Having a good board of directors is key to ensuring the smooth running of any cooperative or condominium. Without the board, any condo or co-op would be unable to function, and the happiness and satisfaction of owners and residents hinges on the board’s management of any number of different issues - yet many associations struggle to recruit directors, leaving vital positions vacant.
Often, this is due to residents being unsure as to what exactly board members do, or worry that volunteering will land them with an unwanted amount of responsibility and demand too much time. This doesn’t always have to be the case: a well-organized board manages its business efficiently, with the support of experienced legal representatives, and respects its directors and owners alike.
Here are some of the main responsibilities of condo and co-op boards:
Building and grounds maintenance. The board is responsible for the upkeep of the condo or co-op. This includes hiring staff with appropriate qualifications and ensuring that they are well-treated.
Enforcing by-laws and rules. The board ensures that rules are fairly and uniformly applied to all residents. It is also required to follow the rules set out in article 9-B of the New York Real Property Law, often known as the Condo Act.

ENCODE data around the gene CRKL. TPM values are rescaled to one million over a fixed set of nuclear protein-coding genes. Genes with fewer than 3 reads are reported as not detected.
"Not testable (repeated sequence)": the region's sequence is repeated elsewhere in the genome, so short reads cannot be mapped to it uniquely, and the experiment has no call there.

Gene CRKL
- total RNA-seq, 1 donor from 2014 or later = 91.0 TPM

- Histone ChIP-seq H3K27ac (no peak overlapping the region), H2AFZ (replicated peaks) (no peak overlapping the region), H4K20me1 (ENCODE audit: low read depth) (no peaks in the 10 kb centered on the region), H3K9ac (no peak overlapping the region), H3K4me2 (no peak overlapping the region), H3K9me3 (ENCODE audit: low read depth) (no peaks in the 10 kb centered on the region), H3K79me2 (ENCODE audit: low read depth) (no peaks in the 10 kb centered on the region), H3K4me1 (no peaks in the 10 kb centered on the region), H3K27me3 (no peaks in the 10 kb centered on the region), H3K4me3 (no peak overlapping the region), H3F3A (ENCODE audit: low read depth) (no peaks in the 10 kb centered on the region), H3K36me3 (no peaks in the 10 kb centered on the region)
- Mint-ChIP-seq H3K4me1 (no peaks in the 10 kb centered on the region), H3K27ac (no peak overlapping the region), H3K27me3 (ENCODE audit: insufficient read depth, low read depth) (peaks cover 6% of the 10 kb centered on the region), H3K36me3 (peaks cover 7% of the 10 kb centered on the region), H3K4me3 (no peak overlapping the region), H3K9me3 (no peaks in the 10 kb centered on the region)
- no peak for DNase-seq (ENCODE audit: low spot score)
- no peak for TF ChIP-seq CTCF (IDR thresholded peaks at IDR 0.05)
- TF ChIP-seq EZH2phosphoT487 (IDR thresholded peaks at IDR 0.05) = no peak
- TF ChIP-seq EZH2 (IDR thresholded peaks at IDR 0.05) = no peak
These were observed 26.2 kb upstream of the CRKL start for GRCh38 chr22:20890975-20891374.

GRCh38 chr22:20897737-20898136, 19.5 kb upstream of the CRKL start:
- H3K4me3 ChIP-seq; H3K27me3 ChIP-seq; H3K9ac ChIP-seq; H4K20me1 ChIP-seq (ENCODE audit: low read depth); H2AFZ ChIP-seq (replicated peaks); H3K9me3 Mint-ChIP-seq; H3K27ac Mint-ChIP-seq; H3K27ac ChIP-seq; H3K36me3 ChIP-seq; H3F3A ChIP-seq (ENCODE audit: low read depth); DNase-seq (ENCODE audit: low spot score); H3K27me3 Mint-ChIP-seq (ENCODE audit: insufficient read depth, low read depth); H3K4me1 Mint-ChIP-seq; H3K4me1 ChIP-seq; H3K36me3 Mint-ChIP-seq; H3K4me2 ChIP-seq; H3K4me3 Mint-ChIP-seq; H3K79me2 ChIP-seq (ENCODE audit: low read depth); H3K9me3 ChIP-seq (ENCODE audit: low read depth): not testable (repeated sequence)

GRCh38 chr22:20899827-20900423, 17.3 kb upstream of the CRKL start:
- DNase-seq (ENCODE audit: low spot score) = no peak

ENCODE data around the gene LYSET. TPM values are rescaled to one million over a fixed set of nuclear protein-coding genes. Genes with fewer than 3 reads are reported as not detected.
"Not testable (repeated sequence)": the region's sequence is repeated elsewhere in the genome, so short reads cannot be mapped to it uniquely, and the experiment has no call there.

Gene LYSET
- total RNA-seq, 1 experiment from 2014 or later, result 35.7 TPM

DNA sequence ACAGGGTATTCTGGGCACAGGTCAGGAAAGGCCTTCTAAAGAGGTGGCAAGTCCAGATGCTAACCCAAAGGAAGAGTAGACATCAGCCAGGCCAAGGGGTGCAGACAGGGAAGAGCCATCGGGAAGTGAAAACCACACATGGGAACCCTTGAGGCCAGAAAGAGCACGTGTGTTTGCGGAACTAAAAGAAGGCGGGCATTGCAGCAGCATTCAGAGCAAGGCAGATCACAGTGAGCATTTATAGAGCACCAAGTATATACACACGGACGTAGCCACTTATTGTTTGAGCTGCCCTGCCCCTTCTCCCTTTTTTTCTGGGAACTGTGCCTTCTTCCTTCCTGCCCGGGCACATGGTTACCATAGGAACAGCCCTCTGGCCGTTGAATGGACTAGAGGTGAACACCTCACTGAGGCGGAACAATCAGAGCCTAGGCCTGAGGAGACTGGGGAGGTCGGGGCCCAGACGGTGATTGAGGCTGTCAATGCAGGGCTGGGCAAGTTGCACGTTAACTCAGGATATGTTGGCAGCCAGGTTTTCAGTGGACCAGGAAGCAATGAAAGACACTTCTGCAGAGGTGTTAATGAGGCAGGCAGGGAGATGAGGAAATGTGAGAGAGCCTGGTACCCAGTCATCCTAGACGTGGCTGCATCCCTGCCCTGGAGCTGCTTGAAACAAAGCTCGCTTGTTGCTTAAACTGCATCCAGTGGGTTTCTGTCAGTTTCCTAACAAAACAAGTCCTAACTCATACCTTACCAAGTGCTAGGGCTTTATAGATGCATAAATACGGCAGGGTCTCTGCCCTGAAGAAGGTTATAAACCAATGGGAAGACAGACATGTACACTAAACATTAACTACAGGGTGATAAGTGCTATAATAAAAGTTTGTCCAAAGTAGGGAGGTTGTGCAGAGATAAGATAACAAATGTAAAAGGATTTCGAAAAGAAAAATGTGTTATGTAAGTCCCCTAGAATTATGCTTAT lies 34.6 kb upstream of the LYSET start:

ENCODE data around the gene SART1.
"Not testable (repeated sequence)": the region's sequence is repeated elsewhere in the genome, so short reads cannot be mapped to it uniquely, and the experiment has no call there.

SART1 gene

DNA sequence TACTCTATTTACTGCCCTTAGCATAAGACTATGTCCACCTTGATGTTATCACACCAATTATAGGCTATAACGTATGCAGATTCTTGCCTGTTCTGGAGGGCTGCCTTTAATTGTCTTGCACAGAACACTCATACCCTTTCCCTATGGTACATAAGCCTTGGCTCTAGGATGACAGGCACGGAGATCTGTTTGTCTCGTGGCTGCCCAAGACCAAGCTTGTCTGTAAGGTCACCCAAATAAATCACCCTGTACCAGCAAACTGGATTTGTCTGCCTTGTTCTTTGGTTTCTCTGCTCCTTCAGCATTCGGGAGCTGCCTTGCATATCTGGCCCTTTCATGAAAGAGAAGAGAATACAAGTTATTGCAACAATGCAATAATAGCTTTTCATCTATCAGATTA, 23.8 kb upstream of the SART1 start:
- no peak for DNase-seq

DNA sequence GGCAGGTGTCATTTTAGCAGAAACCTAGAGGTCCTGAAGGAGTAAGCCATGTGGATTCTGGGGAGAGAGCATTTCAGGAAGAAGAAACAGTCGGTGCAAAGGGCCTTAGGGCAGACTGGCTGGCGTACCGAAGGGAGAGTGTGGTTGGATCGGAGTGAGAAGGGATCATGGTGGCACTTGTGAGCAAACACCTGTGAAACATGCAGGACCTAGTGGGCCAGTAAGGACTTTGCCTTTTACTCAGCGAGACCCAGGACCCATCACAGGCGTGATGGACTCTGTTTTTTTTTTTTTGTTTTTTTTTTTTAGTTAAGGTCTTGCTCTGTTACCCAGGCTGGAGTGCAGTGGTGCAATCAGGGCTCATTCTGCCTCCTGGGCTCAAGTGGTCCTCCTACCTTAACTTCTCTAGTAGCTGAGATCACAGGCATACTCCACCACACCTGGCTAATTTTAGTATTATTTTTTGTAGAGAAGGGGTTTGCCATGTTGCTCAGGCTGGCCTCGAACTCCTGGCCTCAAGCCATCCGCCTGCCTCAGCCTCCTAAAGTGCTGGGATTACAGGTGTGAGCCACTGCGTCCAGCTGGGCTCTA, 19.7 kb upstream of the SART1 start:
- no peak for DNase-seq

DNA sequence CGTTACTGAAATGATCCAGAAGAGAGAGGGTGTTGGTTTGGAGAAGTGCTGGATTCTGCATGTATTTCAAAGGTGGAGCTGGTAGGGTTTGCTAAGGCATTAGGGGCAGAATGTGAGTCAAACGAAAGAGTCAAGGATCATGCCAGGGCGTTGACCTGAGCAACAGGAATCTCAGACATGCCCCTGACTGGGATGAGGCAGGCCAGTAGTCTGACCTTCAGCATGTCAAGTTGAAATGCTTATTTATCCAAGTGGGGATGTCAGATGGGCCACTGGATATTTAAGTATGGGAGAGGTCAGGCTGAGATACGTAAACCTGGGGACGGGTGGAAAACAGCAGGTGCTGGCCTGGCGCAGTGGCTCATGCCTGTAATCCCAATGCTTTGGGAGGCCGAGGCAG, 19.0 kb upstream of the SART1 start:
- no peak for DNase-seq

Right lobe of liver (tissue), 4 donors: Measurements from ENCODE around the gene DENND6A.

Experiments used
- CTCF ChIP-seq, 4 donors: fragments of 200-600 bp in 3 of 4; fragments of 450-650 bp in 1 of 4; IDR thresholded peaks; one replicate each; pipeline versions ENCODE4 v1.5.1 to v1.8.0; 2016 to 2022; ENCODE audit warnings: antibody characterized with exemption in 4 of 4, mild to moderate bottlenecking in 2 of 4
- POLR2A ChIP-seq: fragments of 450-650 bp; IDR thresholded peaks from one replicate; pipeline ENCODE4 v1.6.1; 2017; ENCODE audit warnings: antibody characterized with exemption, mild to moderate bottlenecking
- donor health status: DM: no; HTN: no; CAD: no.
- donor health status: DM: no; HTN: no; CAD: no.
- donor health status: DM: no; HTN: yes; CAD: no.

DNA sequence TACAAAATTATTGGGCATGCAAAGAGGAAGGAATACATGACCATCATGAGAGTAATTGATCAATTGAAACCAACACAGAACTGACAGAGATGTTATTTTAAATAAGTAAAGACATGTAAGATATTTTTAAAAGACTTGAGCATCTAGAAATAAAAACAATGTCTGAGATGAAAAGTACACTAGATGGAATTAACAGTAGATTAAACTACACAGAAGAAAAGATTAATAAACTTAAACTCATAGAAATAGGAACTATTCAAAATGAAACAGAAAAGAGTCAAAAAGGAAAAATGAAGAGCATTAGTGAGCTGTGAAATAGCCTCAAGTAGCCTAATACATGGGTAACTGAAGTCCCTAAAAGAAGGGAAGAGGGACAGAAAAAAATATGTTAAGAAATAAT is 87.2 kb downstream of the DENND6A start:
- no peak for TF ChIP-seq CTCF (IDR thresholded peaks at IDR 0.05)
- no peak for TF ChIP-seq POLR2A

Financial management. It is essential that directors handle finances transparently and responsibly, with respect for owners’ investments. This means taking reasonable steps to seek less expensive resolutions to problems, such as inviting tenders for staffing and maintenance contracts.
Representing owners and residents. Above all, the board represents the interests of its residents and should always act in good faith. It is required to address complaints, communicate and explain its decisions openly and on a regular basis, and avoid the influence of bias or personal agendas.
Managing these responsibilities is key to ensuring that any condominium or cooperative remains a pleasant place to live for its residents. Volunteering for the board can be a way to give back to the community, as well as a chance to become more involved with the decisions that shape your immediate environment.